Has pandemic working been just a ‘flex-periment’?


Even in construction, there is considerable support to keep working flexibly in the post-pandemic world

Organisations that shied away from flexible working for years suddenly shifted to an entirely remote workforce back in March, but despite reports of increased productivity not all can boast truly flexible cultures. Paul Hamer, CEO of construction company Sir Robert McAlpine, argues why this pandemic should be the impetus for UK companies to adopt flexible working more widely.

With almost no warning at all, Covid-19 forced companies across the country into the great ‘flex-periment’. Businesses of all sizes, across all sectors – from those that had long been experimenting with remote working through to those for which it remained a distant idea – suddenly found their office-based employees working from home.

But, for all the immediate, understandable concerns about disruption and the effects on productivity not to mention team morale, the nation seemed to adapt – and quickly.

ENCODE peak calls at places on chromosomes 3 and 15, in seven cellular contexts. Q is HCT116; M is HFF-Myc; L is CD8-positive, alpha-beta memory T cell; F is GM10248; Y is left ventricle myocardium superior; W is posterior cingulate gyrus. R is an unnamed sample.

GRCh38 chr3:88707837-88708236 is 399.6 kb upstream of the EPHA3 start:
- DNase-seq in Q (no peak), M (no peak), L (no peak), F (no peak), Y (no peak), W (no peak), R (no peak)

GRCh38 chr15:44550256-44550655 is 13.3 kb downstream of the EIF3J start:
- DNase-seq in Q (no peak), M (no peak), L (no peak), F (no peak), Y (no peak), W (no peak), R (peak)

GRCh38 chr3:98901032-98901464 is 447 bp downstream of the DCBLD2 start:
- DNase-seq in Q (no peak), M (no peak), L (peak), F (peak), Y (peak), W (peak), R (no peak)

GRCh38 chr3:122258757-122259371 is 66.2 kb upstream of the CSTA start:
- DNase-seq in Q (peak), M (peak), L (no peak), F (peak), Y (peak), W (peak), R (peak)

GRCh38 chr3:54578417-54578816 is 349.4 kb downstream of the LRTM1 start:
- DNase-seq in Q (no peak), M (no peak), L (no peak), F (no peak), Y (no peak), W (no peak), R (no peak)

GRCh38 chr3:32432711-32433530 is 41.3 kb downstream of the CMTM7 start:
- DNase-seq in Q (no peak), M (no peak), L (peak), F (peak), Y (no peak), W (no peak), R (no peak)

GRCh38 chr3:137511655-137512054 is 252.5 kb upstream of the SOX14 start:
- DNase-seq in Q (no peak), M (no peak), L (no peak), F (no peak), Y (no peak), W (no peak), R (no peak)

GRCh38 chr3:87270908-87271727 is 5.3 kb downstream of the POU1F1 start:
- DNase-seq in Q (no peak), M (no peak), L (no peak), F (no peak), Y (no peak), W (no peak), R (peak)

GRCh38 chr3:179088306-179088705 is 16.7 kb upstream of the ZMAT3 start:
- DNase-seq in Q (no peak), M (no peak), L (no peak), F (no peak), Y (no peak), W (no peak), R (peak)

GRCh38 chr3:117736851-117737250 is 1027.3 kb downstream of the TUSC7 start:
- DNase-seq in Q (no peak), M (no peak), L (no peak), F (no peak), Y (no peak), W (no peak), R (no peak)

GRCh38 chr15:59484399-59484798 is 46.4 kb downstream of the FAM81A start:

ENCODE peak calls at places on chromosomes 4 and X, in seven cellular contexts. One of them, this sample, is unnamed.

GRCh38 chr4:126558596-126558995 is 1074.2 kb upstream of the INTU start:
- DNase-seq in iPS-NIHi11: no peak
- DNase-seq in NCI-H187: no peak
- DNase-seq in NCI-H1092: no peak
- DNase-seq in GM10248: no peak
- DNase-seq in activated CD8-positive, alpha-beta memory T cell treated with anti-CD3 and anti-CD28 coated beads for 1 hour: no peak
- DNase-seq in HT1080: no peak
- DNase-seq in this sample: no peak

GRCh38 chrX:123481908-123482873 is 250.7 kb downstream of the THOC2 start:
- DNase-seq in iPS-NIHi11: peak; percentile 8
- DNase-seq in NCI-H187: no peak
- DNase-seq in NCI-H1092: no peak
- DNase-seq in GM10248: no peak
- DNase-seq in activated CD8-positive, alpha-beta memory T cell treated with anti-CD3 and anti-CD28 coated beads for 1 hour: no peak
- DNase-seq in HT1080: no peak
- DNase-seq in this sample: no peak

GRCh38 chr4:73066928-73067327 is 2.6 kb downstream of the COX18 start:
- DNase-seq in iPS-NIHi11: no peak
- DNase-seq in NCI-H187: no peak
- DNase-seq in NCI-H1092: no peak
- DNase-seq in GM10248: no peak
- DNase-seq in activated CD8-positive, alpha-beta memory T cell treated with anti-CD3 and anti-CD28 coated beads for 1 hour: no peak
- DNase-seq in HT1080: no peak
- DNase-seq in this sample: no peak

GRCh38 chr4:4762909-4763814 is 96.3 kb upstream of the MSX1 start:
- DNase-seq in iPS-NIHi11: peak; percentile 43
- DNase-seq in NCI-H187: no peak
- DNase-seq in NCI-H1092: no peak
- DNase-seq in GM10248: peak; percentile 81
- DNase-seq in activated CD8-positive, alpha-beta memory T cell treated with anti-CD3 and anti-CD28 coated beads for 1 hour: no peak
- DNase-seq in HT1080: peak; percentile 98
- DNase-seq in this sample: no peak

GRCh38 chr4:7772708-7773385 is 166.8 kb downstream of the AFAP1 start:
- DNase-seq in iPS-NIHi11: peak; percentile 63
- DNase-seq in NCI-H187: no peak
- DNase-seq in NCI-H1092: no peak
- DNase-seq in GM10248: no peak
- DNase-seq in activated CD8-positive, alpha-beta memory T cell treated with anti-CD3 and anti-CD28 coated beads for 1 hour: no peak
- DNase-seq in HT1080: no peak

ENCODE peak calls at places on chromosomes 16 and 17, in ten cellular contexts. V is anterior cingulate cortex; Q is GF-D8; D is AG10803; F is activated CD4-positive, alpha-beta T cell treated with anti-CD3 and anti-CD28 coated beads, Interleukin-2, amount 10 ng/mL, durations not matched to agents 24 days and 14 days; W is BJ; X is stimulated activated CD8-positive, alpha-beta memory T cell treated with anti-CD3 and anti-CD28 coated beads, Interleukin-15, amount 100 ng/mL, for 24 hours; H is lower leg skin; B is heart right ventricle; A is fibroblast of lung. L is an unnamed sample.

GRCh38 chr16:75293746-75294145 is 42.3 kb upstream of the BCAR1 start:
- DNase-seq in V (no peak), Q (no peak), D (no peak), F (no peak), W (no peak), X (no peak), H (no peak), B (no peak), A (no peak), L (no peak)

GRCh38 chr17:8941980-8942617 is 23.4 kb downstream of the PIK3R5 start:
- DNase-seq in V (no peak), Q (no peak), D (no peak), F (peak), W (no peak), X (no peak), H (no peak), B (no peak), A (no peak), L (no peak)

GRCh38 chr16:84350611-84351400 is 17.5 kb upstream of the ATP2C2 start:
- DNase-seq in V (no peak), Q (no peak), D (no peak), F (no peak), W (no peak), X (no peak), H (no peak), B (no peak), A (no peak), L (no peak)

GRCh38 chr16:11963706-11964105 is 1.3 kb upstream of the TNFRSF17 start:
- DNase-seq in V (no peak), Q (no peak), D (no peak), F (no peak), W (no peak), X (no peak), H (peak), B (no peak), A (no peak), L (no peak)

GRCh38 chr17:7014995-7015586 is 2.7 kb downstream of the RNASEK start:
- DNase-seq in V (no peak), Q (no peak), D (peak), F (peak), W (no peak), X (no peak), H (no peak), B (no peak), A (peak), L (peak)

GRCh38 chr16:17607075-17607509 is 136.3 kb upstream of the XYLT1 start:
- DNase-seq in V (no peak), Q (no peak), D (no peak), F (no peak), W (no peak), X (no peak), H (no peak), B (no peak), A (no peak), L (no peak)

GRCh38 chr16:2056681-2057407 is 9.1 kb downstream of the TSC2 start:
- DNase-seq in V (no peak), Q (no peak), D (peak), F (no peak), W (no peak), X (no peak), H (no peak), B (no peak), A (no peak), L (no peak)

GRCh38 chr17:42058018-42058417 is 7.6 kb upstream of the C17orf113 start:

Of course, there were some teething problems, particularly with IT and technology, but this was to be expected. After all, we are talking about a paradigm shift in working practices. On the whole however, the majority proved resilient in addressing these challenges and transitioning to the new conditions.

If lockdown was a test, then employers scored at least a passing grade, and many did outstandingly well.

Positive and productive

The recent Forever Flex report, based on research conducted by Claremont and commissioned by Sir Robert McAlpine and flexible working campaigner Mother Pukka, suggests that 72% of employers want to keep flexible working even after we return to ‘normal’, and 34% reported increased productivity during lockdown.

Inevitably, support for continued flexible working fluctuates between sectors but no matter the industry, attitudes are consistently positive. Even in construction – which is so reliant on close quarter, on-site working – support stands at 66%.

So, what would this ‘new normal’ look like and what challenges lie ahead? If many businesses have embraced remote working over the last few months, this was largely for urgent, public health reasons rather than as part of any long-term, progressive HR strategy.

As such, many companies are yet to implement genuine flexible working practices: in other words, going beyond government mandated-remote working and implementing deeper changes that work for everyone. Put simply, many businesses may now have adopted flexible working practices, but do they have truly flexible working cultures?

It must, of course, be acknowledged that shifting towards genuine flexible working can be a daunting task, especially in the midst of such a challenging economic climate. Yet the benefits of switching to flexible working are significant for both organisations and individuals.